Rock Out with Your Console Out

Jun 11, 2012 By Rebecca Chapnik  inAudio/VideoHOW-TOsmusic Playing and managing your music in text mode.

Some of you probably have played audio files from the terminal withone-line commands, such as play, or even used the command line to opena playlist in a graphical music player. Command-line integration is oneof the many advantages of using Linux software. This is an introductionfor those who want the complete listening experience—browsing, managingand playing music—without leaving the text console.

Thanks to the Ncurses (New Curses) widget library, developers can designtext user interfaces (TUIs) to run in any terminal emulator. An Ncursesapplication interface is interactive and, depending on the application,can capture events from keystrokes as well as mouse movements andclicks. It looks and works much like a graphical user interface, exceptit's all ASCII—or perhaps ANSI, depending on your terminal. If you'veused GNU Midnight Commander, Lynx or Mutt, you're already familiarwith the splendors of Ncurses.

An intuitive interface, whether textual or graphical, is especiallyimportant in a media player. No one wants to sift through a long manpage or resort to Ctrl-c just to stop an annoying song fromplaying on repeat, and most users (I'm sure some exceptions exist amongLinux Journal readers) don't want to type out a series of commands justto ls the songs in an album's directory, decide which oneyou want to hear and play it, and thenplay asong in a different directory. If you've ever played music with a purelycommand-line application, such as SoX, you know what I'm talkingabout. Sure, a single command that plays a file is quite handy; thisarticle, however, focuses on TUI rather than CLI applications. For manytext-mode programs, Ncurses is the window (no pun intended) to usability.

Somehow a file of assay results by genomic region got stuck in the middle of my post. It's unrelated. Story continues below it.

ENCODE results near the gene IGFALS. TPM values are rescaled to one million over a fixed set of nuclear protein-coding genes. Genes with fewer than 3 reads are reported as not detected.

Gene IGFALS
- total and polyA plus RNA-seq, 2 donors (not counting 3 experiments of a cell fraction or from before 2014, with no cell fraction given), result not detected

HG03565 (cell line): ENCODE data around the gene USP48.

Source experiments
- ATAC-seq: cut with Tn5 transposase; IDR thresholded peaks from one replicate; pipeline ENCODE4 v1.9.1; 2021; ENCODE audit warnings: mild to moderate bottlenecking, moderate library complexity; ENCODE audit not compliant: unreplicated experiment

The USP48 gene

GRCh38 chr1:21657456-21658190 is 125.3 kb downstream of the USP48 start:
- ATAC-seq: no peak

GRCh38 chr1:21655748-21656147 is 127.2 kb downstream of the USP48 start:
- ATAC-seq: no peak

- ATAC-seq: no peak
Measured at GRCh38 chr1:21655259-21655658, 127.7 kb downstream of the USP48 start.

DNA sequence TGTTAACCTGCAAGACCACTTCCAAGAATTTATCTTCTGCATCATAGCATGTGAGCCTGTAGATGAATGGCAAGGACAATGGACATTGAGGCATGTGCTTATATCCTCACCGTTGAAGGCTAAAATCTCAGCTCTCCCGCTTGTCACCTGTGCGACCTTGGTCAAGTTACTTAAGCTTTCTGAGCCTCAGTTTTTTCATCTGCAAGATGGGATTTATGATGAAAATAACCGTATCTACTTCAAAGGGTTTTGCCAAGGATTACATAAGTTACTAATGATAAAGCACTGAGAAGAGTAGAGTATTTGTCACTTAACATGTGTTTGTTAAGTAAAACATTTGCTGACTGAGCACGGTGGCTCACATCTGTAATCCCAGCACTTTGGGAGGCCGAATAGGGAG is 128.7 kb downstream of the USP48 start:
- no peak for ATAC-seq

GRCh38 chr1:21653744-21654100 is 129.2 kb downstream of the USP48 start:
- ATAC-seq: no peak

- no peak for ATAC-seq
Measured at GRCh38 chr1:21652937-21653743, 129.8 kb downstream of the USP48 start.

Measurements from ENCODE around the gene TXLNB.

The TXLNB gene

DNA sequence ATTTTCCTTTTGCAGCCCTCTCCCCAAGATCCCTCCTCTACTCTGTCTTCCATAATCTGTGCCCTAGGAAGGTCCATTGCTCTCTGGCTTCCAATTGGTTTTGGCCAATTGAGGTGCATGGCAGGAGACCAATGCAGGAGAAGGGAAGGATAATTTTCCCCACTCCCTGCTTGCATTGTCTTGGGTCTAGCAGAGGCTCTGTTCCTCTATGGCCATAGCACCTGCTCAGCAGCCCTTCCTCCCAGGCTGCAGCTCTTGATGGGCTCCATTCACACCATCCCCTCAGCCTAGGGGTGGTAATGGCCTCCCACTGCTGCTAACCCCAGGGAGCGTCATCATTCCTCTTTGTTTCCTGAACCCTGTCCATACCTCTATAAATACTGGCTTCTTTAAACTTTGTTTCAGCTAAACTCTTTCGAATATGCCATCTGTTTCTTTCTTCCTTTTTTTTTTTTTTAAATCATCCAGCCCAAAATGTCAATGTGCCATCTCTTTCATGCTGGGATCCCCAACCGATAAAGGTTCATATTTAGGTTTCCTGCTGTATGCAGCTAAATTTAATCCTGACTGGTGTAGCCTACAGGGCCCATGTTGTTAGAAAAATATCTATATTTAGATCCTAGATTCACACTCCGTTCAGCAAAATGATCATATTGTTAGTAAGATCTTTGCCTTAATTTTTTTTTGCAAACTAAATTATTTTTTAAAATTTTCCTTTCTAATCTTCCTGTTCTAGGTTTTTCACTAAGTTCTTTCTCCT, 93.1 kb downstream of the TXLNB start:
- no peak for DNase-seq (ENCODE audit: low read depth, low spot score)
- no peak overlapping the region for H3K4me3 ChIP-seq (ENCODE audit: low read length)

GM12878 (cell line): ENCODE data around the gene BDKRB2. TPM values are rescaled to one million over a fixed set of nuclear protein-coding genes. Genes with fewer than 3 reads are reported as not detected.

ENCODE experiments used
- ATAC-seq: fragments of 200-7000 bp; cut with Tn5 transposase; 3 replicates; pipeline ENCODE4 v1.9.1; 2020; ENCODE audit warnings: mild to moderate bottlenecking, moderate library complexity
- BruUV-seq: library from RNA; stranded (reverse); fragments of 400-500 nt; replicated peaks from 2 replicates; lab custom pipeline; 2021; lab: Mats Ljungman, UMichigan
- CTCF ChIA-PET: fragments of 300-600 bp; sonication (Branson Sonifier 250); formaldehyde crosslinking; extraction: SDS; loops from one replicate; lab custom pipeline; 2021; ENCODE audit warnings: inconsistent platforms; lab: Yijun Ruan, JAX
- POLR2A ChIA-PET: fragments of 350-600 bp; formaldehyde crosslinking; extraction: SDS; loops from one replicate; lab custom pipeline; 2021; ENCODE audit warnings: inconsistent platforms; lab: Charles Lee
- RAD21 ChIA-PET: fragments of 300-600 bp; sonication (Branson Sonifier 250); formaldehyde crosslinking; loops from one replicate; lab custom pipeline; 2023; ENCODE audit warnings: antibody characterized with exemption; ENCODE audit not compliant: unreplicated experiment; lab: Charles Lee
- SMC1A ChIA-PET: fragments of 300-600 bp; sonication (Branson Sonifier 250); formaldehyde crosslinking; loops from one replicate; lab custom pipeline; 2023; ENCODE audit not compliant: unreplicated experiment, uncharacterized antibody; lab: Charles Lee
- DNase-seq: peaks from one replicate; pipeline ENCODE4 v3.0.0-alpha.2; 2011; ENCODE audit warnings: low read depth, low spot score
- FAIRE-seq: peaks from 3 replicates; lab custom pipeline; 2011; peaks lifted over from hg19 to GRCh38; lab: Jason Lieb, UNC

Note to developers: if you want to write a console music player, takeadvantage of the Curses Development Kit (CDK), which includes severalready-made widgets, such as scrolling marquees and built-in file browsing.

Now, on to the music players!


Mp3blaster was the first console music player I ever used. That wasin 2007, by which time it already was a mature and full-featuredapplication. Its history actually dates back to 1997, before themainstream really had embraced the MP3 format, let alone the idea of anattractive interface for controlling command-line music playback. Backthen, it was humbly known as "Mp3player".

Despite the name, Mp3blaster supports several formats besidesMP3s. Currently, these include OGG, WAV and SID. Keep an eye out forFLAC support in the future, as it is on the to-do list in the latestsource tarball.

One nice feature of Mp3blaster is the top panel showing important keyboardshortcuts for playlist management. You can scroll through this list using

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